Everyone who visits Scamander ends up asking the question: “Have you always wanted to make wine?” We must therefore admit that this project was born from a chance meeting with a painter: Pierre-Marie Brisson. Numerous visits to his workshop from the year 2000 forged a friendship. And it was on an evening particularly dedicated to Bacchus that the phrase “What if we made our wine?” arose. Nadine immediately frowned. With Pierre-Marie, we managed to convince her: “it won’t be much, just a few bottles with friends… to say”. Pierre-Marie had a few vines, all he had to do was find a farmhouse and the matter was closed. The finger had just entered the famous gear. The whole body would soon be swallowed up. 20 years later, here we are with 30 hectares including 17 of vines, 6 employees, the memory of sleepless nights and sometimes dark thoughts, and in the end, the feeling of having created from scratch a wonderful “thing”.
Nothing would have been possible without meeting Stéphane Beuret, a young and already talented oenologist who worked for a large Bordeaux estate. He brought us his (encyclopedic) knowledge and helped us in the development and management of the project. We spent so much time on the phone with him setting up this project that our daughters, Erell and Nolwenn, ended up officially adopting him as “Big Brother”. Stéphane is associated with us in the management of the estate.
From the first harvests in 2003, we applied the main founding principles of the estate: manual harvesting, drastic sorting of the grape berries, long aging... and this, in the middle of a field of alfalfa on which the winery had not yet been built. Chai! We can find a sympathetic, almost romantic side to this beginning of the adventure, but we must admit that it was a very difficult first period. The conditions were rock and roll: the vinification vats were outside and the barrels were stored in boat containers. Despite this, the 2003 vintage was rated 18.5/20 by Mr. Tasaki, best sommelier in the world in 1995. This was a great reward which helped to eliminate the nights spent sleeping in the car to avoid thefts as well as the late harvest with only 2 pickers, all the others having let the “Parisians” down.
This first distinction also legitimized our sincere approach to magnifying this terroir in the south of the Rhône Valley, which we quickly identified as being largely underestimated. However, we benefit from an exceptional terroir: our subsoil is made up of pebbles and 15 to 18 meters of clay which store winter rain, allowing the vines to survive dry summers. Furthermore, the Scamandre pond, which is located to the south of the property and which gives its name to our estate, contributes to the creation of a thermal bubble which generates a microclimate very favorable to the cultivation of vines.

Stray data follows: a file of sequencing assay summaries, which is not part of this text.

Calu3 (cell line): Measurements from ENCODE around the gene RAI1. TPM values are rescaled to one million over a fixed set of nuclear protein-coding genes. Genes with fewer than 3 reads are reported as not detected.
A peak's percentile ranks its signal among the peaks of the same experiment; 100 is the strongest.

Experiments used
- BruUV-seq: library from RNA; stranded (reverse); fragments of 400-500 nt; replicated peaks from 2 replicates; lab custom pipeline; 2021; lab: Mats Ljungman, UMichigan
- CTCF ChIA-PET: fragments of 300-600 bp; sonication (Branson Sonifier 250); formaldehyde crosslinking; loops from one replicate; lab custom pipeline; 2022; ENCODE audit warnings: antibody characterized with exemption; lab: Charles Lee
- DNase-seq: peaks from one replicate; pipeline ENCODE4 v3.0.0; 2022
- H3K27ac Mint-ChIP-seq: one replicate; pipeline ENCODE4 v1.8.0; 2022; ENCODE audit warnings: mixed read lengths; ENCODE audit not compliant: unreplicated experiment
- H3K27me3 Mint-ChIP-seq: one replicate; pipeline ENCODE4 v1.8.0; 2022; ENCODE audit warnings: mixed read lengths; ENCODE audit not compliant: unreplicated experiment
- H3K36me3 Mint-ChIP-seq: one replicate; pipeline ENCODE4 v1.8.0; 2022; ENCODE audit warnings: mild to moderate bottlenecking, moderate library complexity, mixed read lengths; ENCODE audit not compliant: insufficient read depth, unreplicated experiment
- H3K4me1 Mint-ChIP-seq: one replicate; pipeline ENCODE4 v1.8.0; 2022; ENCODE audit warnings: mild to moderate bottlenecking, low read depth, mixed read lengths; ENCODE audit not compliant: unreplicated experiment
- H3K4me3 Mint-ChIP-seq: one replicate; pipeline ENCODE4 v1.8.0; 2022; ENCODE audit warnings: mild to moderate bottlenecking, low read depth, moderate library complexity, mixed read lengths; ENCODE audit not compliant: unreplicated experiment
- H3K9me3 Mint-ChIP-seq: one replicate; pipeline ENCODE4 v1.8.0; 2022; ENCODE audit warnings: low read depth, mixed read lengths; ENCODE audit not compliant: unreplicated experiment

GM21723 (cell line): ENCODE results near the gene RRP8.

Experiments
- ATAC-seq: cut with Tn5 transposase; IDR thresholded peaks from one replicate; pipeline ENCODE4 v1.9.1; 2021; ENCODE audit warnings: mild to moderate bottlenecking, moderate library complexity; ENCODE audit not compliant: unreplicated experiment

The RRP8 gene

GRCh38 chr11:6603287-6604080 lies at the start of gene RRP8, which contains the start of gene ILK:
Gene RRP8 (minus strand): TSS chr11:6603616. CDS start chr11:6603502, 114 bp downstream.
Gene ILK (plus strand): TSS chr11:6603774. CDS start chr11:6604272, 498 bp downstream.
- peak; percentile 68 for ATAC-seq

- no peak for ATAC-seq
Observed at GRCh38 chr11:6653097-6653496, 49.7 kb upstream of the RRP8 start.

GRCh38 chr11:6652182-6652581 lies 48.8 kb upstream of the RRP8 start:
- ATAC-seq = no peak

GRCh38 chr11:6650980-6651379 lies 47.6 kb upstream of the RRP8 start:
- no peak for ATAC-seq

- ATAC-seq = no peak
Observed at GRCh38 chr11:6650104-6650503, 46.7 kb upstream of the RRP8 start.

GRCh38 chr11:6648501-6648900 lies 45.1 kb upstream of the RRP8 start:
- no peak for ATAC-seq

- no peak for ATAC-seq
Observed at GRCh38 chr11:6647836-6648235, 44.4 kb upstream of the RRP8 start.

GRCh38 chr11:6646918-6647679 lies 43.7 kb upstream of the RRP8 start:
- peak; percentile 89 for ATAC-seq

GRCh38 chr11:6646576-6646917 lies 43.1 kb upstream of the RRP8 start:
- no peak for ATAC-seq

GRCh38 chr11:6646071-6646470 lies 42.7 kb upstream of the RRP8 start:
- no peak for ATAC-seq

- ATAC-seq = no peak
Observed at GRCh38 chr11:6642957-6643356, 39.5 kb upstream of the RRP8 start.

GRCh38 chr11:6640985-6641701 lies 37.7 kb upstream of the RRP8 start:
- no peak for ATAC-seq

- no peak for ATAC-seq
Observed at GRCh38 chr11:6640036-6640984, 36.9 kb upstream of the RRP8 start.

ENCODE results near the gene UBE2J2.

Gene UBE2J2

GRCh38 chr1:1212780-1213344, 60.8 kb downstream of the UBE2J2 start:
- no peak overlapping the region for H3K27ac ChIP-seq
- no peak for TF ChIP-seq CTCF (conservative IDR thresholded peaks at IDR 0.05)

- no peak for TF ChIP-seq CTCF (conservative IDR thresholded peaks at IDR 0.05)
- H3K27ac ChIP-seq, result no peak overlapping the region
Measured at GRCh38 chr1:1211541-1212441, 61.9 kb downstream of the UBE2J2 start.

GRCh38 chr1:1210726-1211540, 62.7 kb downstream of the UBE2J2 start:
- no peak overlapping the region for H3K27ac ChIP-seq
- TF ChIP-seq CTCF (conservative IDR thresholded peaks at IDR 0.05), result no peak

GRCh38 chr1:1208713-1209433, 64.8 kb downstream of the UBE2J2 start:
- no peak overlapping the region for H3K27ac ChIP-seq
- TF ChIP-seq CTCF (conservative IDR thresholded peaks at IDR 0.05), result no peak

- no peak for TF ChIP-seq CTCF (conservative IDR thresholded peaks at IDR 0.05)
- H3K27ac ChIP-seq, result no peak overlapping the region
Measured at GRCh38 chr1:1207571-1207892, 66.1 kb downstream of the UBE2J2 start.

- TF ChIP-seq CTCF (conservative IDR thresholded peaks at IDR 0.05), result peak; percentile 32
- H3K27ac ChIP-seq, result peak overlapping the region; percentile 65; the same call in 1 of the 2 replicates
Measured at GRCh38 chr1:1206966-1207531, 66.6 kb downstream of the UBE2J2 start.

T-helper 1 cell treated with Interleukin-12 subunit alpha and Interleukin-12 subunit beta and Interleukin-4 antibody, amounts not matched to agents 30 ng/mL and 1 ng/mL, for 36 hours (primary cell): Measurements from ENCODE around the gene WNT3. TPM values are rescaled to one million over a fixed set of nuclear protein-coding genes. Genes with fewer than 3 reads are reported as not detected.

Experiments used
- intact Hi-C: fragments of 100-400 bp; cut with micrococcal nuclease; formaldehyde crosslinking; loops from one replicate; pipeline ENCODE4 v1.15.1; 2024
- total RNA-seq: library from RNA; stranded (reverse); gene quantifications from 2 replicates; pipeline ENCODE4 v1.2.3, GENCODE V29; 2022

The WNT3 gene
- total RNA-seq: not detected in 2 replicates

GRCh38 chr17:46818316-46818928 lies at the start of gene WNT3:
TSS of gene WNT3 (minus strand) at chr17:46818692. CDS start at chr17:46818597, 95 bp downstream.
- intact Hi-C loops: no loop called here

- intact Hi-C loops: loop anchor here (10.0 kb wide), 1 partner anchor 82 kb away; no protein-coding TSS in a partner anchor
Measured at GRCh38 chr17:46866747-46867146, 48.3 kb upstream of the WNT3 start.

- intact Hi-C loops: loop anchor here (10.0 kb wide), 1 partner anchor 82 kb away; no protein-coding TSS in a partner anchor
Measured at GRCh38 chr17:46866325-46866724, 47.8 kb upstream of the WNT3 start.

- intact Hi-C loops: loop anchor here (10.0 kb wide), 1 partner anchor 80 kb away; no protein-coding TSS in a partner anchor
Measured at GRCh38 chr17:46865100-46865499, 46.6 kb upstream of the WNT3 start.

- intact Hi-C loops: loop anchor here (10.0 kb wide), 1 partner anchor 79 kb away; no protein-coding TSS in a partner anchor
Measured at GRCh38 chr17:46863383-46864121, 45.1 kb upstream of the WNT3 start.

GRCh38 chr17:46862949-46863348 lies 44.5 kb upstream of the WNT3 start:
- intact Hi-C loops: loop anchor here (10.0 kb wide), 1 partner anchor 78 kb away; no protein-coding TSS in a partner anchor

Convinced that it is through the vitality of its soil that the terroir expresses itself, we broke from the start with years of chemical cultivation, then almost the norm in viticulture, starting with sustainable cultivation and switching to organic cultivation from 2007. The road was long but the work of the soil paid off when, after a few years, we found our first earthworms. This may seem anecdotal but it was objective testimony that our soil had become alive again. We were also one of the first French wine farms to engage in agroforestry, in partnership with SCOP Agroof and the Yves Rocher Foundation. Since 2007, more than 2,000 trees have been planted on the estate, around or in the plots, contributing to the development of soil biodiversity. They also help attract bats which help us regulate the presence of insects that prey on the vines. Hedges also shelter birds, lizards and other animals which make Scamander an oasis of biodiversity.
In Scamander, we also produce particularly popular honey and olive oil. Finally, throughout the summer, we can enjoy the estate's fruits and vegetables.
Over the past 20 years, the area has considerably transformed, as evidenced by the “before/after” photos that punctuate this work. The interior of the cellar has not been forgotten, with the installation of a professional kitchen dedicated to sharing.
From the beginning, the desire was there to introduce our wines over meals in an intimate atmosphere directly inspired by Dominique Bouchet's former Table, rue Treilhard in Paris. The kitchen was designed with this in mind.
From 2014, with our son-in-law Julien Dussert who had worked as a sommelier for great starred chefs, we launched “Tables de Scamandre”. The concept was simple: welcome 8 people each month at the counter, offer them a m